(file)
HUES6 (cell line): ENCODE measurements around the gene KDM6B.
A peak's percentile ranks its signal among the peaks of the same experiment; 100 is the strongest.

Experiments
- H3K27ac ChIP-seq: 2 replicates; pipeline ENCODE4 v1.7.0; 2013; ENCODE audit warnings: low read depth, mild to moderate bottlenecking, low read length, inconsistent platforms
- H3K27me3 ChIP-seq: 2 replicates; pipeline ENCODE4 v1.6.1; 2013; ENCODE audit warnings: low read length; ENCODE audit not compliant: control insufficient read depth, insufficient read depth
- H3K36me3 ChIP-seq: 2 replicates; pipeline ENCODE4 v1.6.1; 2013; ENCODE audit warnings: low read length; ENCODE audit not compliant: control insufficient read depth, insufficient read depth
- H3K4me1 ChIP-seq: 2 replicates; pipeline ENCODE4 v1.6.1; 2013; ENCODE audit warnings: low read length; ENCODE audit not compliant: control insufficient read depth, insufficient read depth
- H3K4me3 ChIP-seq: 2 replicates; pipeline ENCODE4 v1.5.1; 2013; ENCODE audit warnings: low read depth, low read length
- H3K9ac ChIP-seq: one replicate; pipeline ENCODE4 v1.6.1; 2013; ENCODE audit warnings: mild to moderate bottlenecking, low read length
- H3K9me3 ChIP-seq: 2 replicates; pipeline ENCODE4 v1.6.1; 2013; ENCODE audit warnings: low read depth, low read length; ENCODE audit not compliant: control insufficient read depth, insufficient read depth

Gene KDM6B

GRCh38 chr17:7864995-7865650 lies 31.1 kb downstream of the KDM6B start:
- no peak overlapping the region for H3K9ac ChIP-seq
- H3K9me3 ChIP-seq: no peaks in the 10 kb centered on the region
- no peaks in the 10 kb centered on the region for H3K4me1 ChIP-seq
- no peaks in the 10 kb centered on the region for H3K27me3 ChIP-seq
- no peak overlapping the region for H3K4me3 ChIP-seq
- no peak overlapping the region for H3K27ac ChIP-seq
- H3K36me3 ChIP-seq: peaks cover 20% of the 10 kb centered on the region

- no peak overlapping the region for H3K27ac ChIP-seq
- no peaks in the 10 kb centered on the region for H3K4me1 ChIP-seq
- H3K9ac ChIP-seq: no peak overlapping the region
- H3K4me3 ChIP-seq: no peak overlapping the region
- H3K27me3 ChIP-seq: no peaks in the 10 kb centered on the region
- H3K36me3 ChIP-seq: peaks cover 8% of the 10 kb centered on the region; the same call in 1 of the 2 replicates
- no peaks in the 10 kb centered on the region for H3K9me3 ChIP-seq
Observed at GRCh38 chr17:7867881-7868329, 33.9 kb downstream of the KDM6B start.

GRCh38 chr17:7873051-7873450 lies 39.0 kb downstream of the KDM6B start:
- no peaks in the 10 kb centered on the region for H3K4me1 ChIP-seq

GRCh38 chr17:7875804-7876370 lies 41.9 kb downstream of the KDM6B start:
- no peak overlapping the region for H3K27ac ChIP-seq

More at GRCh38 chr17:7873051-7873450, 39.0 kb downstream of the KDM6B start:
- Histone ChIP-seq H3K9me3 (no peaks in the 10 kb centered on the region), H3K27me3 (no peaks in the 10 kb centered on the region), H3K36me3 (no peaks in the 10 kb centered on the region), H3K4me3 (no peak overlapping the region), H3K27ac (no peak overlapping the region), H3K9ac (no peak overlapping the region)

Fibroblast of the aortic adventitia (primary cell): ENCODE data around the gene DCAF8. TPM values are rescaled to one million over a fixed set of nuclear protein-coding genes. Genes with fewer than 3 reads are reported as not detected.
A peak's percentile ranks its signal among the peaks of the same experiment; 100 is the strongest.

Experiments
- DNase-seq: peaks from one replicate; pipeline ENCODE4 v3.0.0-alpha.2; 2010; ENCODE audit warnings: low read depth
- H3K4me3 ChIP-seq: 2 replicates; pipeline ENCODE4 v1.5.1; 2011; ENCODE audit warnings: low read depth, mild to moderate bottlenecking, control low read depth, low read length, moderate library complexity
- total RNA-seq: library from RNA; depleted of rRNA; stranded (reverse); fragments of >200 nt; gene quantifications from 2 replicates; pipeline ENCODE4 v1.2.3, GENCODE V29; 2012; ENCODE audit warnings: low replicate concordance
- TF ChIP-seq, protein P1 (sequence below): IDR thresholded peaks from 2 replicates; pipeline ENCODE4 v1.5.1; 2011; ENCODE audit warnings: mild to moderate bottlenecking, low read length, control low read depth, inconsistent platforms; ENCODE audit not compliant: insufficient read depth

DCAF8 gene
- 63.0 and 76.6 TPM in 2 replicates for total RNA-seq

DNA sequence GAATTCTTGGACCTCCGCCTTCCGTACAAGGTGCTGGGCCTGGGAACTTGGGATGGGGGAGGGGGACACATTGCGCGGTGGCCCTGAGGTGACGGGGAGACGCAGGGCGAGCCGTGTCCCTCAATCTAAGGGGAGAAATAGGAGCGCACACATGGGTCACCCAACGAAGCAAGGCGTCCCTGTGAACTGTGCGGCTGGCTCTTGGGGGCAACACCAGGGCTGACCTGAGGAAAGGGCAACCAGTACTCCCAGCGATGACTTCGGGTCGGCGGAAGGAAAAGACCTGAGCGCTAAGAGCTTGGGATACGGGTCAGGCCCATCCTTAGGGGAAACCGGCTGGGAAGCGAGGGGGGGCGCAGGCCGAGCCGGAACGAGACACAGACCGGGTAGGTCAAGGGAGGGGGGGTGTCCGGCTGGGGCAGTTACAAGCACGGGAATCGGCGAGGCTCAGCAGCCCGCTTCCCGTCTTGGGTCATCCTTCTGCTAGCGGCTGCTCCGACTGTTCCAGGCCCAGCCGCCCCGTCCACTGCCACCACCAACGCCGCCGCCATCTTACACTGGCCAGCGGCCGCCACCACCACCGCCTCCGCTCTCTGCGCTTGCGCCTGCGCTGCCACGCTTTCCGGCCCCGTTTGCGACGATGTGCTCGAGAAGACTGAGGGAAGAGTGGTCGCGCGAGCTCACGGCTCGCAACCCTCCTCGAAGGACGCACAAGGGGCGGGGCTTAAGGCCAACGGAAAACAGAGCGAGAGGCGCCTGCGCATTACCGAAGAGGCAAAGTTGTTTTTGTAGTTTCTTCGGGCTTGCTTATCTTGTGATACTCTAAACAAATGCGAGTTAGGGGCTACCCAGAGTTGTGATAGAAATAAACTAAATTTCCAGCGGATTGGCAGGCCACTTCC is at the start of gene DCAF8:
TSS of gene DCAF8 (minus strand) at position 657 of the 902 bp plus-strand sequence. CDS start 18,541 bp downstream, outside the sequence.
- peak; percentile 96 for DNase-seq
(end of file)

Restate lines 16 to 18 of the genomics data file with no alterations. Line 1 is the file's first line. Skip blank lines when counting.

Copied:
- no peaks in the 10 kb centered on the region for H3K27me3 ChIP-seq
- no peak overlapping the region for H3K4me3 ChIP-seq
- no peak overlapping the region for H3K27ac ChIP-seq